Government debt: how does it impact the currency markets?

Government debt: how does it impact the currency markets?

The news that the UK’s government debt has passed 100% of GDP for the first time since 1961 dominated the headlines last week. That said, while it’s a familiar term, what does government debt actually refer to – and how could it affect the currency markets?

UK government debt passes 100% of GDP

Let’s start with some context: figures released last week show that the British government’s net debt has crossed the 100% threshold for the first time since 1961, reaching £2.576 trillion.

The figure, which exceeded Office for Budget Responsibility expectations by £2.1 billion, has been pushed higher by spending on inflation-linked benefit payments, energy support schemes and interest payments on debt. While the actual sum borrowed in May that took government debt over the threshold was actually £3 billion lower month-on-month than in April, it is also the second-highest May figure since records began.

So, we’re talking about some big figures, but what’s behind this?

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What is government debt?

At its simplest, government debt refers to the credit owed by a government for money it has borrowed to fund expenditures that exceed its revenues. It might also be called sovereign debt or public debt.

This can also be expressed as either gross government debt – the total value of a government’s debt – or net government debt – the total value minus any cash assets. In this case, we’re talking about the UK’s net government debt.

Is government debt the same as a budget deficit?

It’s important to keep in mind when looking at news about government finances that a budget deficit isn’t quite the same thing. The deficit is the gap between government receipts and spending over a financial year, whereas the debt is the accumulation of money owed from borrowing to plug those gaps year after year. At the end of May, public debt was £2.567 trillion, as we said above. The deficit in the last financial year was £134.1 billion and is already £42.9 billion in this financial year to date.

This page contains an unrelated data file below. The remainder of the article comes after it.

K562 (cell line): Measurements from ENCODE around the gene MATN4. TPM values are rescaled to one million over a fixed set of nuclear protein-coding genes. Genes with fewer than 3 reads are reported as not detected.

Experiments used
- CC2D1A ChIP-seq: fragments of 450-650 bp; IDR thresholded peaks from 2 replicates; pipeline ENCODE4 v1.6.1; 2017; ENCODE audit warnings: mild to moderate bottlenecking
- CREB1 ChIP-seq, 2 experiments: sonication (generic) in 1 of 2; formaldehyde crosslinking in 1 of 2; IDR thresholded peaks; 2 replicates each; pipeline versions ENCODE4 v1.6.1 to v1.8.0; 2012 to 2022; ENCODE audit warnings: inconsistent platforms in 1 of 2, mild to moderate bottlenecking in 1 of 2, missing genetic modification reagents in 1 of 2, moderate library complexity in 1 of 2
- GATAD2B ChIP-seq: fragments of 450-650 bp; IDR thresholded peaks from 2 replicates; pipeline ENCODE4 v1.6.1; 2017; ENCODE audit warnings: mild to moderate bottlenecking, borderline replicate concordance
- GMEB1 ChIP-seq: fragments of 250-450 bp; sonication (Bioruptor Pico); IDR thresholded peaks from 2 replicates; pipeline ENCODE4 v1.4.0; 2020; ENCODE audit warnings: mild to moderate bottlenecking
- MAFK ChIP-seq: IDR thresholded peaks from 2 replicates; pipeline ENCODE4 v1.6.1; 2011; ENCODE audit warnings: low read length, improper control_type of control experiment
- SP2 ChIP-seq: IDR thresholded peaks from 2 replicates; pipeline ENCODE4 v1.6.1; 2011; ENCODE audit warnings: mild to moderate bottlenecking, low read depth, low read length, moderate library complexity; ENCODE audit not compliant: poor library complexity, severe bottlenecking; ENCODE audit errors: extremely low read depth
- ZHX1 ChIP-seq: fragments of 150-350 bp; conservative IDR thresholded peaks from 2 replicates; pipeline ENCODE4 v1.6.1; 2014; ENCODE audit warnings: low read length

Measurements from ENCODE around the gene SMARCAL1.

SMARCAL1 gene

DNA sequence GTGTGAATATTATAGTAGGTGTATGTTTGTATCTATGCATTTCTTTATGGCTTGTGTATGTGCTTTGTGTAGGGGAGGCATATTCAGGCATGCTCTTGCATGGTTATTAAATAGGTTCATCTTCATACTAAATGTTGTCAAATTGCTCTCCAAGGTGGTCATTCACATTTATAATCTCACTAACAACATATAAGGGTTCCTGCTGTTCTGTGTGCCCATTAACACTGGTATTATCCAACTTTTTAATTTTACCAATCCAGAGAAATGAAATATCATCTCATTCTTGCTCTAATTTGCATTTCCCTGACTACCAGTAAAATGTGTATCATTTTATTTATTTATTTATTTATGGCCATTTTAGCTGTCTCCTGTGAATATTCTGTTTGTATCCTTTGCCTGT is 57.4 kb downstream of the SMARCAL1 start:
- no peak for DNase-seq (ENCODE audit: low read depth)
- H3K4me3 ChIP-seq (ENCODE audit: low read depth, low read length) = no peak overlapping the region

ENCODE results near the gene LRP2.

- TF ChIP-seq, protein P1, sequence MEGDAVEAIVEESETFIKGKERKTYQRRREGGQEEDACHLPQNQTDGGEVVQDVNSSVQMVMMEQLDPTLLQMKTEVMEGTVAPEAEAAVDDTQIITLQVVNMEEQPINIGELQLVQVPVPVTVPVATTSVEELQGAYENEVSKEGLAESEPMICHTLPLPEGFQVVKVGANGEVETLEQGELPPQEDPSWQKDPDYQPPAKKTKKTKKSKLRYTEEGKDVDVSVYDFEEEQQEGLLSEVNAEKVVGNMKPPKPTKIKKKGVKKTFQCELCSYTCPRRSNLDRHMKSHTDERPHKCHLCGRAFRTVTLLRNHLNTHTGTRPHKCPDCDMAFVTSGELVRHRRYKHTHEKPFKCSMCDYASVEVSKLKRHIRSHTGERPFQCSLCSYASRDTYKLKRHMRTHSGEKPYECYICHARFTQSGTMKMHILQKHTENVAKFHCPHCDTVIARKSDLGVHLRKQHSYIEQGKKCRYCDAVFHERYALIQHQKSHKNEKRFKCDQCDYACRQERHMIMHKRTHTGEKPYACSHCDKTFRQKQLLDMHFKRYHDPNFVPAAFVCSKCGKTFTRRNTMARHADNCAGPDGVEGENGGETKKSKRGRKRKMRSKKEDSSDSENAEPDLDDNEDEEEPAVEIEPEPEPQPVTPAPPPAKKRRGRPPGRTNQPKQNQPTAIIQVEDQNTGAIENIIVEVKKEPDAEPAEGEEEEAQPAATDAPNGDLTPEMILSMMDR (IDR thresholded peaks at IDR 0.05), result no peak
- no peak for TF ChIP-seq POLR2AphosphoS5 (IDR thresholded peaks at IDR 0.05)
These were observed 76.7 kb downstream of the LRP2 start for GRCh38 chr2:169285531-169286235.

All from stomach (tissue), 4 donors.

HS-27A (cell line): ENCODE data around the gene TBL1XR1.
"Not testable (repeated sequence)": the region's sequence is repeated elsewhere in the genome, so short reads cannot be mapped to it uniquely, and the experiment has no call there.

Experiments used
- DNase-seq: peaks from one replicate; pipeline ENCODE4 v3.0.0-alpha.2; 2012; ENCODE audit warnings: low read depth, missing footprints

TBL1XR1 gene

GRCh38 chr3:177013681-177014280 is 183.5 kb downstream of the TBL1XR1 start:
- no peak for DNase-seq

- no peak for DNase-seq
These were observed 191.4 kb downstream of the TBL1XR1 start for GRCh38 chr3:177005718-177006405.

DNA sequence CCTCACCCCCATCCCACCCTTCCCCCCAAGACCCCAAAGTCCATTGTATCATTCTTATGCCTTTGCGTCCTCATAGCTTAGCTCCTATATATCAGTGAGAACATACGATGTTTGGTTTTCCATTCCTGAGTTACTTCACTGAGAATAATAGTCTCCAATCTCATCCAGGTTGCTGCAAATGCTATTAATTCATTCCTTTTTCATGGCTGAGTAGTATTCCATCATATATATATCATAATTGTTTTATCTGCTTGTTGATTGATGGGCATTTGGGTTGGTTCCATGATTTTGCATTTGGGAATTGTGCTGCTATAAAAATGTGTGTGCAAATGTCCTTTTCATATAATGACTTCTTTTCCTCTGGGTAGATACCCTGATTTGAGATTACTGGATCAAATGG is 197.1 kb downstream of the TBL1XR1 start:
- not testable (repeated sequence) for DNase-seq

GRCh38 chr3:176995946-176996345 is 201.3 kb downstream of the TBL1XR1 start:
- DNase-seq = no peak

To whom does the government owe money?

One of the main ways that the UK government borrows money is through government bonds. Essentially, the government will sell a bond, which is a type of debt security, to both domestic and foreign investors like pension funds, insurance companies and banks. These bonds have an agreed term, sometimes decades-long, sometimes shorter, after which it’s said to have “matured”. At this point, the government pays the sum of money owed (in layman’s terms, they pay back the debt). There may also be regular “coupon payments” where interest is paid to the investor throughout the bond’s lifetime.

By and large, investors see government bonds from wealthy countries as a safe, low-risk, but low-yield investment, as these kinds of governments are likely to be able to pay them back.

Some governments will also borrow money from other international organisations or governments. For instance, a development bank like the African Development Bank or the World Bank may provide loans to a government, usually of a low- or middle-income country, to help them carry out significant capital projects.